Friday, 24 November 2017

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Ebola, a global social crisis

Market in Little Liberia selling food items from home Bobby Digi IRIN

12 November 2014 – While international health organizations do everything in their power to fight the Ebola crisis in West Africa, the virus affects societies on the other side of oceans, whether the virus itself is present or not. Citizens of African descent, as well as returning health workers and Ebola survivors, experience increased stigmatization and discrimination.

Today, the Ebola outbreak has killed nearly 5,000 people in West Africa and left the region on the brink of a major food crisis. Thousands more have survived the deadly virus, but are ostracized by fearful communities ravaged by the disease.

UNDP warns that stigmatization is one of the crucial elements that need to be tackled in the fight against the disease: as long as Ebola survivors are not accepted in the society, efforts made by the governments and the international community to tackle this health crisis will prove fruitless.


Stigmatization in the US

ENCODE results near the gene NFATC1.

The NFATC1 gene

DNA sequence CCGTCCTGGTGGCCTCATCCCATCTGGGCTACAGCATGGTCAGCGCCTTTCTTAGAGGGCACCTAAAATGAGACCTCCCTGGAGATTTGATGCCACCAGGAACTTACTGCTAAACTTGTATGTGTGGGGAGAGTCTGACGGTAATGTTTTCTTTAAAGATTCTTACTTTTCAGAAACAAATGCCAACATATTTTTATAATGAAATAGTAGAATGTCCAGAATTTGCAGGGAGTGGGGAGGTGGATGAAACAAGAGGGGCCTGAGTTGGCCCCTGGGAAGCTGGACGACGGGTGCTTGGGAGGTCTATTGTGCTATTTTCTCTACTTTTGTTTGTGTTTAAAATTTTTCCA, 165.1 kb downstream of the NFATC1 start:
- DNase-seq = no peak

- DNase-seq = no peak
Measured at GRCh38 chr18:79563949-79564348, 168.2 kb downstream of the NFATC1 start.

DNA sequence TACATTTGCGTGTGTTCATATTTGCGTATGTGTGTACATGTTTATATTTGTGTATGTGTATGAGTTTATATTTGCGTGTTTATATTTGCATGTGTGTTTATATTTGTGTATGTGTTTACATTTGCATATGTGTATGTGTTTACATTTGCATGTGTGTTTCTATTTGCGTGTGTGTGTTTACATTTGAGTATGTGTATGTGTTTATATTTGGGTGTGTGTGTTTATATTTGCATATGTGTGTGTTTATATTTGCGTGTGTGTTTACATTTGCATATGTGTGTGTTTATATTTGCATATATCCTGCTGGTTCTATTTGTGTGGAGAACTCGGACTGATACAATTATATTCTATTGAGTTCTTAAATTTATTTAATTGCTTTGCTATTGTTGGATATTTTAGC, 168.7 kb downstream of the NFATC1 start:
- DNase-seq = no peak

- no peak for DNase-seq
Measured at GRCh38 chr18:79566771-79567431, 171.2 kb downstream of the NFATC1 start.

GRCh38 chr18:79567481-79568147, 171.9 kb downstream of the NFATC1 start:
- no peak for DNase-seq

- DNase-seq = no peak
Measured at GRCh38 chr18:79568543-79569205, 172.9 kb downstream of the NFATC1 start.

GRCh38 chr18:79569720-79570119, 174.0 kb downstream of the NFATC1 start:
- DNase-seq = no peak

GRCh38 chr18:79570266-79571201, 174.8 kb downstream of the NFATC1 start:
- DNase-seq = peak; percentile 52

But with Ebola lurking around the corner, the anecdotal evidence of stigmatization is mounting in the US as well, with a growing perception that anyone of African descent may be carrying Ebola. Whether that person visited any of the affected countries appears to be of little relevance. 

‘There is not a lot of knowledge in the US about Africa – let alone West Africa. They are painting the whole area with a very broad brush,’ says Bobby Digi, a local Staten Island activist. Lots of people ‘don’t understand how the virus is transmitted,’ he said, adding that Liberians were stigmatizing each other too.


Returning health workers placed in preventive quarantine

Meanwhile, three US states have introduced a 21-day quarantine for all health workers who have had contact with Ebola patients. A decision strongly opposed by the United Nations, the White House, and several aid organizations and medical experts.

Returning health workers are exceptional people who are giving of themselves for humanity. They should not be subjected to restrictions that are not based on science’, said UN spokesperson Stéphane Dujarric.

President of the Staten Island Liberian Community Bestman-Yates said that although stigma on Staten Island was ‘getting worse, we are trying our best to educate people’.

‘This is not a West African problem. It’s a global problem and we have to fight it with education.’


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